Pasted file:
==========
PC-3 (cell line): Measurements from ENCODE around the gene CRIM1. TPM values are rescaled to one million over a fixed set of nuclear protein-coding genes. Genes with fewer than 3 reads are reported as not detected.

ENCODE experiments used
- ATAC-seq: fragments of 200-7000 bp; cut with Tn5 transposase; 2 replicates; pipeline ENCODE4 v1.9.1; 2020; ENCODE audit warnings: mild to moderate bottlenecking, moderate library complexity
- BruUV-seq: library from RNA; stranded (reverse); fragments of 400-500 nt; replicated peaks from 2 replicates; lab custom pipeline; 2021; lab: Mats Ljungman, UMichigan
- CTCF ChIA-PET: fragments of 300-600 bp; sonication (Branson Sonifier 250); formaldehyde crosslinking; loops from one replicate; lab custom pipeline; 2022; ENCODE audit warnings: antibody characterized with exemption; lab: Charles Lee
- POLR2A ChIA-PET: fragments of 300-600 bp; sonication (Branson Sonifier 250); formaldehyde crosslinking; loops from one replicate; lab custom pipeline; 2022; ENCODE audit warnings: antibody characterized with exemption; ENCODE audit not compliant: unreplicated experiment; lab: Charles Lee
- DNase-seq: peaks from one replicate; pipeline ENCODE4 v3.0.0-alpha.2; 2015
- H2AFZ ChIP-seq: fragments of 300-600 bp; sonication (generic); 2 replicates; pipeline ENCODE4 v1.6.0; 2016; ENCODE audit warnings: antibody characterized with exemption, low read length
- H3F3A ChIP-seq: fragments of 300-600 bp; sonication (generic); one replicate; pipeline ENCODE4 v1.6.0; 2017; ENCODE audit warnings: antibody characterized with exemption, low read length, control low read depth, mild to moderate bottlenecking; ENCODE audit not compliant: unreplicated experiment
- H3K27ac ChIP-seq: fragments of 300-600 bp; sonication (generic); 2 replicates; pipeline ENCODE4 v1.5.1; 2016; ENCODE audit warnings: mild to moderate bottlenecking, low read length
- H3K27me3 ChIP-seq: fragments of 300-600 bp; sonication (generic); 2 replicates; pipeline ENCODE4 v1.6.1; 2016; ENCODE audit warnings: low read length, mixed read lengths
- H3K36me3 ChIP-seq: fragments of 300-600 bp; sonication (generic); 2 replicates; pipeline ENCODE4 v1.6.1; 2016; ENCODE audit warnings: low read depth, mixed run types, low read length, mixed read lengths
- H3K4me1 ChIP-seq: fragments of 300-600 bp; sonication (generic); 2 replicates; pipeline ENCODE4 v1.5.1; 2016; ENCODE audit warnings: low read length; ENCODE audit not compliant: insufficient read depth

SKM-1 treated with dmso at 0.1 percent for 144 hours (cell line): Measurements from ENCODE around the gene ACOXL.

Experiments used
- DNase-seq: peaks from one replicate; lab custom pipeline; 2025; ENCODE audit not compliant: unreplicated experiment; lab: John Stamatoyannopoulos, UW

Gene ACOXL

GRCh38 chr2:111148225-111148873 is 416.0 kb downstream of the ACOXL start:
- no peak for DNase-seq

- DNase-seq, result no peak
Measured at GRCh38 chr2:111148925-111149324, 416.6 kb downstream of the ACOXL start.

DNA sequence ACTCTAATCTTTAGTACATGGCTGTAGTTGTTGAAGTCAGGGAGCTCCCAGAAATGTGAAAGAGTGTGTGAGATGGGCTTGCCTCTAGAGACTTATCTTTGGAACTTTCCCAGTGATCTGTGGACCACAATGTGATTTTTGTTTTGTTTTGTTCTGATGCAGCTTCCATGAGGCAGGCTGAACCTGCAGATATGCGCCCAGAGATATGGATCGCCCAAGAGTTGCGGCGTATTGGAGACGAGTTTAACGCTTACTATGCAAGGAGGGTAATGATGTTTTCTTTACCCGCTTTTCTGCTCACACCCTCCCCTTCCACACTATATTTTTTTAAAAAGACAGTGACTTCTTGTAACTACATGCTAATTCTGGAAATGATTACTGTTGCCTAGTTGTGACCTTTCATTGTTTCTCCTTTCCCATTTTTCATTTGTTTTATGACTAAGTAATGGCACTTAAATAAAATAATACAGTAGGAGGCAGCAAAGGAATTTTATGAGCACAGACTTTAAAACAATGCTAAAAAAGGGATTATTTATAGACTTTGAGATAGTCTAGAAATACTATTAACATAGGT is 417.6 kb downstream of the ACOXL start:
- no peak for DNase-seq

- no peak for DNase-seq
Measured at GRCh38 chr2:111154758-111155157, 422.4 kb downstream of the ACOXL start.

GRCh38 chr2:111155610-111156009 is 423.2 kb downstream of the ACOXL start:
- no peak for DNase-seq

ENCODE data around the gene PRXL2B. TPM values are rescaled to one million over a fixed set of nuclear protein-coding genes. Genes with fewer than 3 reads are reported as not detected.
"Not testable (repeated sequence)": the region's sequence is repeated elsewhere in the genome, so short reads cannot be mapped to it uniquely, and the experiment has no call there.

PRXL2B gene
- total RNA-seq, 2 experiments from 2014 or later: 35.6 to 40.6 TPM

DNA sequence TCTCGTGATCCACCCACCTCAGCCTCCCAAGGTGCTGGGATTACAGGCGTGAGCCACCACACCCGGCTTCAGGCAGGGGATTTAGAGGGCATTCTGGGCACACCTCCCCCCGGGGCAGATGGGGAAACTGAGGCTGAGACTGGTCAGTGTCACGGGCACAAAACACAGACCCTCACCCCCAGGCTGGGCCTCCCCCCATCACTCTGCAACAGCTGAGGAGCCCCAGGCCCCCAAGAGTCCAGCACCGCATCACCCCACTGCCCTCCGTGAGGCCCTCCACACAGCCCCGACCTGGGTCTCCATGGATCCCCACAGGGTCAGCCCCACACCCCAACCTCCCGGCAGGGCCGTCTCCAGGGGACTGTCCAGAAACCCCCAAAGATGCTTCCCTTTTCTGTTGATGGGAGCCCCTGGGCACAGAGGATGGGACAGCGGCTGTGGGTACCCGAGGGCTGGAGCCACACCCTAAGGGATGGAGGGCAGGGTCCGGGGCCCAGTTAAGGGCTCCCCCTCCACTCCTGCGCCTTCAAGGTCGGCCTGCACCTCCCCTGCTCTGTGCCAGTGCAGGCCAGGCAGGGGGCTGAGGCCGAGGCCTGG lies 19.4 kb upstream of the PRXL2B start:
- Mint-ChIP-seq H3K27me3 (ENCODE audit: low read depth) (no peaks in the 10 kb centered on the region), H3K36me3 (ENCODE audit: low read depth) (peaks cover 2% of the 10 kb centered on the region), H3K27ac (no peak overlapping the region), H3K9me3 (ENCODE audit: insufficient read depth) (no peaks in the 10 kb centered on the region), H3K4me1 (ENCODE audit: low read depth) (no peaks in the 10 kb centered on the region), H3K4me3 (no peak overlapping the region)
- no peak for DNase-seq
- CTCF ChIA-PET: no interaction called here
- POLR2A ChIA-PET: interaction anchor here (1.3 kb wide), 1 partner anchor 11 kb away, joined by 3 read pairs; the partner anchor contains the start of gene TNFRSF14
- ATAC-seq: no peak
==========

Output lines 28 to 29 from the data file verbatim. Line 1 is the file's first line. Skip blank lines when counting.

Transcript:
ENCODE data around the gene PRXL2B. TPM values are rescaled to one million over a fixed set of nuclear protein-coding genes. Genes with fewer than 3 reads are reported as not detected.
"Not testable (repeated sequence)": the region's sequence is repeated elsewhere in the genome, so short reads cannot be mapped to it uniquely, and the experiment has no call there.